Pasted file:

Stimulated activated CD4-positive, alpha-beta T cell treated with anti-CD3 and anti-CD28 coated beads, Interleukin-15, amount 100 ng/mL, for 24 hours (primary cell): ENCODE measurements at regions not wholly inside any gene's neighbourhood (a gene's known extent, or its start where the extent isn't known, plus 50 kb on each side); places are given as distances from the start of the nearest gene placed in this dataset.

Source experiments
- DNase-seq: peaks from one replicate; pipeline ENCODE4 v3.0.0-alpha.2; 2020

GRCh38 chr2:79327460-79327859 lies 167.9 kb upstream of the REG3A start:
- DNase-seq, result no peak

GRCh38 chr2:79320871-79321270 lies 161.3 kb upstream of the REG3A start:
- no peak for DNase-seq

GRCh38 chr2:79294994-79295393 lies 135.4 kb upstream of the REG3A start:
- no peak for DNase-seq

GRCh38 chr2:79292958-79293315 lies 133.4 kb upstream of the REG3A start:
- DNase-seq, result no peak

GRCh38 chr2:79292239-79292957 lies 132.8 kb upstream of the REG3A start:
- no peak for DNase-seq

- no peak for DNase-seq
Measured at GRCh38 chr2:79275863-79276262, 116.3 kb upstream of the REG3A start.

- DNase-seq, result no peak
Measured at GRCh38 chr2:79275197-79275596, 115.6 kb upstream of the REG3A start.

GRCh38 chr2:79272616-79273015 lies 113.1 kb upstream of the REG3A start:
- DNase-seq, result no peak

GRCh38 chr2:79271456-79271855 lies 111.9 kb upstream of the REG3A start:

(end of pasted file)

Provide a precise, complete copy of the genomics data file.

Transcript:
Stimulated activated CD4-positive, alpha-beta T cell treated with anti-CD3 and anti-CD28 coated beads, Interleukin-15, amount 100 ng/mL, for 24 hours (primary cell): ENCODE measurements at regions not wholly inside any gene's neighbourhood (a gene's known extent, or its start where the extent isn't known, plus 50 kb on each side); places are given as distances from the start of the nearest gene placed in this dataset.

Source experiments
- DNase-seq: peaks from one replicate; pipeline ENCODE4 v3.0.0-alpha.2; 2020

GRCh38 chr2:79327460-79327859 lies 167.9 kb upstream of the REG3A start:
- DNase-seq, result no peak

GRCh38 chr2:79320871-79321270 lies 161.3 kb upstream of the REG3A start:
- no peak for DNase-seq

GRCh38 chr2:79294994-79295393 lies 135.4 kb upstream of the REG3A start:
- no peak for DNase-seq

GRCh38 chr2:79292958-79293315 lies 133.4 kb upstream of the REG3A start:
- DNase-seq, result no peak

GRCh38 chr2:79292239-79292957 lies 132.8 kb upstream of the REG3A start:
- no peak for DNase-seq

- no peak for DNase-seq
Measured at GRCh38 chr2:79275863-79276262, 116.3 kb upstream of the REG3A start.

- DNase-seq, result no peak
Measured at GRCh38 chr2:79275197-79275596, 115.6 kb upstream of the REG3A start.

GRCh38 chr2:79272616-79273015 lies 113.1 kb upstream of the REG3A start:
- DNase-seq, result no peak

GRCh38 chr2:79271456-79271855 lies 111.9 kb upstream of the REG3A start: